Following attorney Mike Ciresi’s departure on Monday from the U.S. Senate race, what happens now?
Ciresi’s withdrawal leaves Al Franken going head-to-head with Jack Nelson-Pallmeyer, who has gotten activists excited with his “most important decade” stump speech. But Nelson-Pallmeyer has run into a buzzsaw of heavy Franken support at conventions around the state. Though he has raised less money than Ciresi did, and trails badly on that count, Nelson-Pallmeyer managed to claim second place in the delegate chase even before Ciresi withdrew. Still, the numbers game is working against Nelson-Pallmeyer at this point in the campaign–Franken has won big in the western suburbs, in Minneapolis, in St. Paul, in rural parts of the state, pretty much everywhere.
An informal poll of several well-connected activists revealed few who think the endorsement balloting at the state convention will go past the first ballot. One said there would be plenty of delegates who simply will not want to hand the endorsement to Franken on the first ballot. Another said that Franken and Nelson-Pallmeyer are both trying to grab Ciresi’s committed delegates, and Franken definitely does not have it sewn up yet. However, all said the endorsement would go to Franken with relative ease.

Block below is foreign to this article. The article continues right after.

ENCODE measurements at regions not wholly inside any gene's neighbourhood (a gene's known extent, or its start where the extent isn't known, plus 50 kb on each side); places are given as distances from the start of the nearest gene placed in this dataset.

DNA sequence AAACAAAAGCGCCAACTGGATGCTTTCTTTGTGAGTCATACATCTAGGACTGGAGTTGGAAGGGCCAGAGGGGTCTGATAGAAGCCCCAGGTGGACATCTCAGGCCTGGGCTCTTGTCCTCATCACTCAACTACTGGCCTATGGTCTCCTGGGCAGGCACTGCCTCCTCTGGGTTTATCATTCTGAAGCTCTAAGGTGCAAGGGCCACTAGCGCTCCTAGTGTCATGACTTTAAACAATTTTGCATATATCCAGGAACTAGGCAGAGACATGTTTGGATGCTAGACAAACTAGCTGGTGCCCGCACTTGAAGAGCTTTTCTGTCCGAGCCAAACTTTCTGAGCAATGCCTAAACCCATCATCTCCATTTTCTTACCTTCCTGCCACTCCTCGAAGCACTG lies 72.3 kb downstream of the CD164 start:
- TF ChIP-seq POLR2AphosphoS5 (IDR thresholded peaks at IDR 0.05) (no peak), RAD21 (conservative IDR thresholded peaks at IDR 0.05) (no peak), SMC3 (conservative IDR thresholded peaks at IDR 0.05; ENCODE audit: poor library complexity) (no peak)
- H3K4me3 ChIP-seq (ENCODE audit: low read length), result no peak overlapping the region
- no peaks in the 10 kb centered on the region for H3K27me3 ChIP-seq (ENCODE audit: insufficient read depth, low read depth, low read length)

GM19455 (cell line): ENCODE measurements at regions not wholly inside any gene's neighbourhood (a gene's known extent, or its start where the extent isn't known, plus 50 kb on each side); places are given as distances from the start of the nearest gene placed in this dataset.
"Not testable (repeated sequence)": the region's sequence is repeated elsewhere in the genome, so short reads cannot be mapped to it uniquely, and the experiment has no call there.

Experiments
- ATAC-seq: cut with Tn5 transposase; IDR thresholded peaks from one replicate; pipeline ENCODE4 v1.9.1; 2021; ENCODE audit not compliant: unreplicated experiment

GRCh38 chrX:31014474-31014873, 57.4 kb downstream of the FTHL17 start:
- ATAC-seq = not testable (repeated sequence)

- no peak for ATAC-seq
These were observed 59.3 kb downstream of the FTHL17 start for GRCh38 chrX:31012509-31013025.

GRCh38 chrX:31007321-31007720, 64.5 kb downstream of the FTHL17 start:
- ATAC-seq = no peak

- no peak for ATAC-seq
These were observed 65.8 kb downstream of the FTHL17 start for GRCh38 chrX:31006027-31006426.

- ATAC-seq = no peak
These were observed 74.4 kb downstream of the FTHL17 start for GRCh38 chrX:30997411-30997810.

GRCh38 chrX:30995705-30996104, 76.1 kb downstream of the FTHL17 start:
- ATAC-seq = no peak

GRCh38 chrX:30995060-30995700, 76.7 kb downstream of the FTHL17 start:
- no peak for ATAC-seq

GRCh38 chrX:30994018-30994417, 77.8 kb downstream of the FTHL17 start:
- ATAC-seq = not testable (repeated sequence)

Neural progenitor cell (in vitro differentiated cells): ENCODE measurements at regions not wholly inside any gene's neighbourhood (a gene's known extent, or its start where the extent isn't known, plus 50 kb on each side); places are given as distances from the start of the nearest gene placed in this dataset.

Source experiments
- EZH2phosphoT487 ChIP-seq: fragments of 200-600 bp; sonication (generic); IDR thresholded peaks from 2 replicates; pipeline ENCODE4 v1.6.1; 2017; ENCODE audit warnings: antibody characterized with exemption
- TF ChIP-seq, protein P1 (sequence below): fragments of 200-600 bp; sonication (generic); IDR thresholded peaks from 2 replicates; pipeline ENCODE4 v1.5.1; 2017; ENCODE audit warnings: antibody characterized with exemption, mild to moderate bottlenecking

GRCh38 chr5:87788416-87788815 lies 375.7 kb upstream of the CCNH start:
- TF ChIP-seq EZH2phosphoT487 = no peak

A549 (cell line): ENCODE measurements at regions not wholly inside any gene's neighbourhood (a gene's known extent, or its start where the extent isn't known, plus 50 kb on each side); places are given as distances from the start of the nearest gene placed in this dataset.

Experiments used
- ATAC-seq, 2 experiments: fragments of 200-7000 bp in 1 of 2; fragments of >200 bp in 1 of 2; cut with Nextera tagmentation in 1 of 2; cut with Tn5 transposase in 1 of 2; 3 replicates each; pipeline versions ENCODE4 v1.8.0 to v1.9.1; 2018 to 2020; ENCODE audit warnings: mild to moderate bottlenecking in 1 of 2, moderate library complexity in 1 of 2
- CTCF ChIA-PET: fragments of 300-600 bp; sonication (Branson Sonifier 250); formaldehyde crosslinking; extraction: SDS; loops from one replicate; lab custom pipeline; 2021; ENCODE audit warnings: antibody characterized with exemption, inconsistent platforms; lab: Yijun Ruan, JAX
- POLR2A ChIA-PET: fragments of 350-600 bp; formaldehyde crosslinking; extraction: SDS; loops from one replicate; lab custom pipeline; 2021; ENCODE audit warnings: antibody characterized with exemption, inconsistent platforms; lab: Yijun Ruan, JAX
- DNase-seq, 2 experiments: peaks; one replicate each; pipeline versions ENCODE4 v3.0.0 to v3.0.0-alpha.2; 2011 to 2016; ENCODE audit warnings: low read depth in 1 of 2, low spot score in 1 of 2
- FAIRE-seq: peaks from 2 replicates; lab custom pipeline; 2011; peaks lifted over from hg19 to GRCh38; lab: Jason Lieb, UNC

Expect little to change for Team Franken. Staffer Andy Barr said last night via e-mail that “our campaign is still about all the same things it’s always been about — working hard to build a progressive coalition that will not only win the DFL endorsement and beat (Republican) Norm Coleman, but truly and fundamentally change our government and our country.” Still a long road to June and November.